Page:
This small to medium-sized, summer-flowering native Australian tree is a very attractive specimen. Growing to 5-15m the Kurrajong is not only extremely drought hardy but she makes a massive contribution to the ecosystem.
The Kurrajong not only attracts birds and insects but it is a versatile tree that can be used in a range of settings. It is very suitable as a windbreak can be a featured street tree and provides generous shade. The Kurrajongs dense canopy of glossy green foliage makes it a great shade tree and the cream flowers, streaked with pink or purple throats add to its visual appeal
Aside from its glamour, various parts of this plant provided food and sources to Indigenous Australians. The seeds and the tap roots of young trees provided rich food. The taproot, an edible, nutritious vegetable, is said to be similar to a carrot. Roasted seeds were used not only to make flour but also as a coffee substitute. When in flower the Kurrajong has also been of use to make honey.
Aside from being a source of food Aboriginals carved holes into the soft bark in order to access and use the significant amount of water stored between the inner bark and the trunk. The Kurrajong’s fibrous bark was used effectively by indigenous people to make twine for fishing nets. They used fibre from the inner bark to make nets to catch both fish and birds. In addition, the Kurrajong produces light and soft timber that has been used for lattices and as a softwood for interior furnishings.
If you have drawn the Kurrajong this hardy tree and the Indigenous people who effectively utilised its bounty are reminding you of the need to be resourceful, adaptable and versatile.
Are you extending your reach and extending your imagination or is your work catering for a small niche? Many creative people do not realise their potential because they are unable or unwilling to enter and experiment with new domains. The only way to grow in a positive way is by taking new challenges. Kurrajong reminds you that you have the capacity to make an active choice. You can decide whether to maintain the status quo or be adaptive. Successful writers and artists take every opportunity to grow when and where they can. They do not only adapt when the time comes. They adapt whenever and wherever! Consider the following!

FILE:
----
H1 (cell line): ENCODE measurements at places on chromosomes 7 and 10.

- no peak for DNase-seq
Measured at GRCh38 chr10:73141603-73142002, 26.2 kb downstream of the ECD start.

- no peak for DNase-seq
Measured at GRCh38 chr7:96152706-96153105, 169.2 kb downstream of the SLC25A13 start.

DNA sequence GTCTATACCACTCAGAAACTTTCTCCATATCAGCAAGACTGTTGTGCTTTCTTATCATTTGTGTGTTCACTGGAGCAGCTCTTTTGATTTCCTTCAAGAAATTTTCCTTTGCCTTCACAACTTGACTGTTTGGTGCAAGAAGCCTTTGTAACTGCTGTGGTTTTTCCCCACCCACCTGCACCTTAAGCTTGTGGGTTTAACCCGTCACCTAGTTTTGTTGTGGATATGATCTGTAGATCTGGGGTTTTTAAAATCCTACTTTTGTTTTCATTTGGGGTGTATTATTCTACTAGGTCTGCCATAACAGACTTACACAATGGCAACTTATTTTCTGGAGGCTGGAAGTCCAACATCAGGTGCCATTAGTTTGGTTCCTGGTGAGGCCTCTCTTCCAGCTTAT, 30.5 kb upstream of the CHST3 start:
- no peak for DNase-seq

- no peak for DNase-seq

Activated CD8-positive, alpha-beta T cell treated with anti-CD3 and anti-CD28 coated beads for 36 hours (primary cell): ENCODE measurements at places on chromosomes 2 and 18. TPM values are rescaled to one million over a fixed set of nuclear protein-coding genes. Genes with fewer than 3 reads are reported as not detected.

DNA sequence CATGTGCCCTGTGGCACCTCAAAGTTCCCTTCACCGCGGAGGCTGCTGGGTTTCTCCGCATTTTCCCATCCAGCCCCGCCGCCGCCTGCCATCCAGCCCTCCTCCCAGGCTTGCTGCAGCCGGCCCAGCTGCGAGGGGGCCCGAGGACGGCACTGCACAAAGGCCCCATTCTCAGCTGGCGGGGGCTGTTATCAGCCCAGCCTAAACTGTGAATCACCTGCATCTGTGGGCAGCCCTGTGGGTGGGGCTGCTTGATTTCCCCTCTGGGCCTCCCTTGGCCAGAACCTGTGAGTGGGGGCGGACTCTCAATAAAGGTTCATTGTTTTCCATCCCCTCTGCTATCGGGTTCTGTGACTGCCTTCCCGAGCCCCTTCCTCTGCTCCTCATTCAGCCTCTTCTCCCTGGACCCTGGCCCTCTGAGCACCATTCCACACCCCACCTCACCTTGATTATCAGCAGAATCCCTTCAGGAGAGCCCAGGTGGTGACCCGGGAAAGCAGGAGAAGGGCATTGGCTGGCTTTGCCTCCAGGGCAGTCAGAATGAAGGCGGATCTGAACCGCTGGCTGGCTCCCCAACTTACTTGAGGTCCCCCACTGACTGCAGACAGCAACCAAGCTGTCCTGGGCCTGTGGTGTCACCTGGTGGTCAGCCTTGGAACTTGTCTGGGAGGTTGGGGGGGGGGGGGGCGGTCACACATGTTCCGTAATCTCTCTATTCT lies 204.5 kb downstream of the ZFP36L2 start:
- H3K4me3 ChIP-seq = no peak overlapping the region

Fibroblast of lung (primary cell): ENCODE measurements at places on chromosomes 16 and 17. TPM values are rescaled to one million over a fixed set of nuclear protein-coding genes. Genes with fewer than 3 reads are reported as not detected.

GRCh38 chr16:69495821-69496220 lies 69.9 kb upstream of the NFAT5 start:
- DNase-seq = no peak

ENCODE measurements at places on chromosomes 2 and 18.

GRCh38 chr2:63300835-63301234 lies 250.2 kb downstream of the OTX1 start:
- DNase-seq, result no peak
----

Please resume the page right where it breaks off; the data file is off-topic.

Highly creative individuals:
1. Display a great deal of curiosity about many things; are constantly asking questions about anything and everything; may have broad interests in many unrelated areas. May devise collections based on unusual things and interests.
2. Generate a large number of ideas or solutions to problems and questions; often offer unusual (“way out”), unique, clever responses.
3. Are often uninhibited in expressions of opinion; are sometimes radical and spirited in disagreement; are unusually tenacious or persistent — fixating on an idea or project.
4. Are willing to take risks, are often people who are described as a “high-risk taker, or adventurous, or speculative.”
5. Exhibit a good deal of intellectual playfulness; may frequently be caught fantasizing, daydreaming or imagining. Often wonder out loud and might be heard saying, “I wonder what would happen if. . .”; or “What if we change . . ..” Can manipulate ideas by easily changing, elaborating, adapting, improving, or modifying the original idea or the ideas of others.” Are often concerned with improving the conceptual frameworks of institutions, objects, and systems.
6. Have keen senses of humour and see comicality in situations that may not appear to be humorous to others. Sometimes what they find funny, comic, or amusing may appear bizarre, inappropriate, or irreverent to others.
7. Are unusually aware of his or her impulses and are often more open to the irrational within him or herself. May freely display opposite gender characteristics — may be androgynous (freer expression of feminine interests in boys, or as males they are considered ultra sensitive, or greater than the usual amount of independence, assertiveness, or aggressiveness for females).
8. Exhibit heightened emotional sensitivity. Maybe very sensitive to beauty, and visibly moved by aesthetic experiences.
9. Are frequently perceived as non-conforming; can often accept the disorder of chaotic environments or situations; are frequently not interested in details, are described as individualistic; or do not fear being classified as “different.”
10. Criticize constructively, and are unwilling to accept authoritarian pronouncements without overly critical self-examination.
Boland DJ, MIH Brooker, GM Chippendale, N Hall, BPM Hyland, RD Johnston, DA Kleinig, MW McDonald and JD Turner (2006) Forest Trees of Australia (5th Edition) CSIRO Publishing.